Why do we keep playing the protectorate game? December 31, 2007 at 8:13 am

The crown dependencies are possessions of the British Crown: the Isle of Man, Jersey and Guernsey are the principal dependencies. The British Government is solely responsible for defense and international representation of the dependencies, although each island has responsibility for its own customs and immigration. All ‘insular’ legislation has to receive the approval of the ‘Queen in Council’, in effect, the Privy Council in London, with a UK minister being the Privy Councillor with responsibility for the Crown dependencies.

Acts of the British Parliament do not usually apply to the Channel Islands and the Isle of Man, unless explicitly stated, and even this is increasingly rare. When deemed advisable, Acts of Parliament may be extended to the Islands by means of an ‘Order in Council’, although normally the agreement of the dependency administrations would be sought first.

(This summary and the following one filleted from wikipedia [1] [2] as a prelude to the discussion that follows.)

In addition (and constitutionally distinct) there are the British Overseas Territories. These fourteen territories – including Bermuda, the British Virgin Islands and the Cayman Islands – are under UK sovereignty, but they are not part of the United Kingdom itself.

Each Overseas Territory has its own legal system independent of the United Kingdom. The legal system is generally based on English common law, with some distinctions for local circumstances. Each territory has its own Attorney General and court system. Defense of the Overseas Territories is the responsibility of the UK. Neither the overseas territories nor the crown dependencies are full members of the EU.

More or less anything to do with the constitutional affairs of these little bits of land is complicated by history, precedent, residual monarchism and colonialism, and the lack of political will for change. None of that however is reason to simply accept the status quo. Between them the dependencies and territories account for many of the world’s tax havens. Their financial systems deprive the UK Exchequer of billions of tax revenue, probably hundreds of billions. They encourage tax avoidance, facilitate money laundering, and contribute little in return beyond the occasional friendly harbour for the Royal Navy. Yet we provide these islands with defense and a variety of forms of aid. That is simply illogical. It is clearly not in UK interests to support the dependencies and territories, especially given the other calls on the defense budget and the fact that this budget is smaller than it could be thanks to the tax arbitrage opportunities these very same islands provide. If they want the shield of the UK military and the UK AAA rating then they should pay UK tax. If they don’t want to do that then we should cut the tax havens loose without a second thought.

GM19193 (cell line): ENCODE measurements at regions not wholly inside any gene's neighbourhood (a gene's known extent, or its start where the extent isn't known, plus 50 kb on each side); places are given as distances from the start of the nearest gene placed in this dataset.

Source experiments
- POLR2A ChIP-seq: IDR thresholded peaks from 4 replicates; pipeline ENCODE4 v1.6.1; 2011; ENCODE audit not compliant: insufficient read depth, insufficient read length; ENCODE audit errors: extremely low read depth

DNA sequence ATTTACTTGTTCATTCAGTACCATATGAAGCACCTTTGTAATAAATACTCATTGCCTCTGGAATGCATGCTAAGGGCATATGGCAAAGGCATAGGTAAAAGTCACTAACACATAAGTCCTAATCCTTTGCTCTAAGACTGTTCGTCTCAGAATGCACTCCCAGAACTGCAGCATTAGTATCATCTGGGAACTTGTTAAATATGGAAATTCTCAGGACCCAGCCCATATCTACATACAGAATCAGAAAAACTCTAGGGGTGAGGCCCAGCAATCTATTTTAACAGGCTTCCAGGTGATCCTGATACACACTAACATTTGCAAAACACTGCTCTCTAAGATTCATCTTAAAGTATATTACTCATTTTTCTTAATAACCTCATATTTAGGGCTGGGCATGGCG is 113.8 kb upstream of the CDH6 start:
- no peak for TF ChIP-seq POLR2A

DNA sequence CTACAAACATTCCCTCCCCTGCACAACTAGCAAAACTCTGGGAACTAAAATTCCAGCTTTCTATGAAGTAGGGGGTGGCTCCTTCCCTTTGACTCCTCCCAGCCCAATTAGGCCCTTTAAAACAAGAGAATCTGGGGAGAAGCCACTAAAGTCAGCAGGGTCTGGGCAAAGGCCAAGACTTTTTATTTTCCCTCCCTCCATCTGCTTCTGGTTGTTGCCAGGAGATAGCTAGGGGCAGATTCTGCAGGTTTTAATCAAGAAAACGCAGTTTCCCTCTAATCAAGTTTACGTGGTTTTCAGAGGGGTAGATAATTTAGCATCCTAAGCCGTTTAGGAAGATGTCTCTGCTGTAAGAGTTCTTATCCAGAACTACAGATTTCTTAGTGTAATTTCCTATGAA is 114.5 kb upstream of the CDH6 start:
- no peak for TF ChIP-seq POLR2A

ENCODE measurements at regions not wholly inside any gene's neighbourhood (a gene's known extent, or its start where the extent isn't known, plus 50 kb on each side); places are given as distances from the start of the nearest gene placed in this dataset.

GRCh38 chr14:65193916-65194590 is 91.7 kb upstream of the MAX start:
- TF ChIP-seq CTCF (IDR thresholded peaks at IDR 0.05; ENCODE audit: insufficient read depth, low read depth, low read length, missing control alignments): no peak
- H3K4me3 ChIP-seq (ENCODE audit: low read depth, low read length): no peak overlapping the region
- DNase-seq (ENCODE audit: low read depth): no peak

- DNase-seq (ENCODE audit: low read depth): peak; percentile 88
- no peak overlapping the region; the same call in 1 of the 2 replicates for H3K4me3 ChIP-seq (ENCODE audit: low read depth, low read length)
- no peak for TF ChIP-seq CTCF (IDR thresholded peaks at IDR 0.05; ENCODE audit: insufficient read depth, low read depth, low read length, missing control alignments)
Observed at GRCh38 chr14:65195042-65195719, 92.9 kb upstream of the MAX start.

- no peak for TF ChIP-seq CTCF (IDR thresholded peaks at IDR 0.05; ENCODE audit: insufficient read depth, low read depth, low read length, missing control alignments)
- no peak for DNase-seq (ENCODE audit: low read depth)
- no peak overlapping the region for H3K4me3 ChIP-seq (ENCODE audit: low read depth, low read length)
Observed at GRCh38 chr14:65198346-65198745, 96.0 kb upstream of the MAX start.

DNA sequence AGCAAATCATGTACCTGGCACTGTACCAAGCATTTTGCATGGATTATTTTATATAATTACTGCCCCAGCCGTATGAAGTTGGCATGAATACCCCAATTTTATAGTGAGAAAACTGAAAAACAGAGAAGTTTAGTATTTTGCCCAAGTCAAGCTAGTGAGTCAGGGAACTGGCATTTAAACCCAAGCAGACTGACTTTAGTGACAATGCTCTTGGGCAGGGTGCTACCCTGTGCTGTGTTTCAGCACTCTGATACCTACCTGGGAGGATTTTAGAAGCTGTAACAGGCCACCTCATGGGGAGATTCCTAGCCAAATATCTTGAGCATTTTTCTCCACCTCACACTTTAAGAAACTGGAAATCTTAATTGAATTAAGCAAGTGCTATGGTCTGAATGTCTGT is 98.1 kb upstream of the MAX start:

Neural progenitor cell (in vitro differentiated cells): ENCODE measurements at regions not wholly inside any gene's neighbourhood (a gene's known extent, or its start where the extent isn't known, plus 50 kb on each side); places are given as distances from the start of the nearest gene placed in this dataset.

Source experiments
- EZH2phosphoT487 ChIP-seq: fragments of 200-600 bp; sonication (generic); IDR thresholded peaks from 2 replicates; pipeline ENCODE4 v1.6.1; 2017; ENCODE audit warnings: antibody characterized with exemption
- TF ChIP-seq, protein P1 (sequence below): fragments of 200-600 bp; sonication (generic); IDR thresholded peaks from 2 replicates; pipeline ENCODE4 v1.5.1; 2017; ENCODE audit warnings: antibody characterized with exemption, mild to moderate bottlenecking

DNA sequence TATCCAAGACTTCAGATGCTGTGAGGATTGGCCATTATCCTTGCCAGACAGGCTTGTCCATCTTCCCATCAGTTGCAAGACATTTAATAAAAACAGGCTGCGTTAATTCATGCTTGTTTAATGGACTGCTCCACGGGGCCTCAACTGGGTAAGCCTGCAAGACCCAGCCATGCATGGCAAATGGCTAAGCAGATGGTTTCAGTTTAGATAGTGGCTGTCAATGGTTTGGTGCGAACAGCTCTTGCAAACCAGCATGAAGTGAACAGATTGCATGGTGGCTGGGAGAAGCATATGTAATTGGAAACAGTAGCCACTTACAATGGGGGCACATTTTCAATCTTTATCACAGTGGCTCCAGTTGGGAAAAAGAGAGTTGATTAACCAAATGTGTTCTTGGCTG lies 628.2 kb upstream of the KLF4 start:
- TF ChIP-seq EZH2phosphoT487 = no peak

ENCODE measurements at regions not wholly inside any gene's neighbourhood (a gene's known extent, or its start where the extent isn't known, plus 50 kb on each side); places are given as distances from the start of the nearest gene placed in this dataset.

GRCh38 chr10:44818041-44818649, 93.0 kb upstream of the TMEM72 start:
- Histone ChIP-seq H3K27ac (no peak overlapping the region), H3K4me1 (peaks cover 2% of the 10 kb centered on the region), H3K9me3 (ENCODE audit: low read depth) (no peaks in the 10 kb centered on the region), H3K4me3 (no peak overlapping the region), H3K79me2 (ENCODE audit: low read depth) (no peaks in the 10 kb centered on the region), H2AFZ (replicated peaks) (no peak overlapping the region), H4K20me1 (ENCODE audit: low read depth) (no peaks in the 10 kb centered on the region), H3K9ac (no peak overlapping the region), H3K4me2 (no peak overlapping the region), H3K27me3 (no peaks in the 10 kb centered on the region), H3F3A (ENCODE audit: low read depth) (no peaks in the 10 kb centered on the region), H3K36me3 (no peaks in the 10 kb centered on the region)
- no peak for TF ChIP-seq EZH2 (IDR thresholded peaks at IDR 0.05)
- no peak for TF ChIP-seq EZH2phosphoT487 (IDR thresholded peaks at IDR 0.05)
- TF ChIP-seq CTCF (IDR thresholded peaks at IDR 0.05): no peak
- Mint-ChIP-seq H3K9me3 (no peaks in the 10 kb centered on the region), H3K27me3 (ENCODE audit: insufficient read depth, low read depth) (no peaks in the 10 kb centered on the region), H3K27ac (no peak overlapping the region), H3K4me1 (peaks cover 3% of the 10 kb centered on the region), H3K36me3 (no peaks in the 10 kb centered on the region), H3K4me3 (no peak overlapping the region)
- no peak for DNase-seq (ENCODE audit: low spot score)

Both practically and legally the UK has the apparatus to enforce a decision on the protectors and dependencies. Some will doubtless prefer to remain British – and in that case we should extend full citizenship and EU membership to them in exchange for their tax revenue: examples here might well include the islands with less developed financial systems such as the Falkland Islands, the Pitcairn Islands and South Georgia. Others such as Jersey or Bermuda may well decide to go it alone. But in that case they should be treated as any other foreign country, their populace denied UK citizenship, and UK citizens living there treated as foreign domiciled. All in all it is high time we applied some cost/benefit analysis to our constitutional arrangements.

Comments are closed.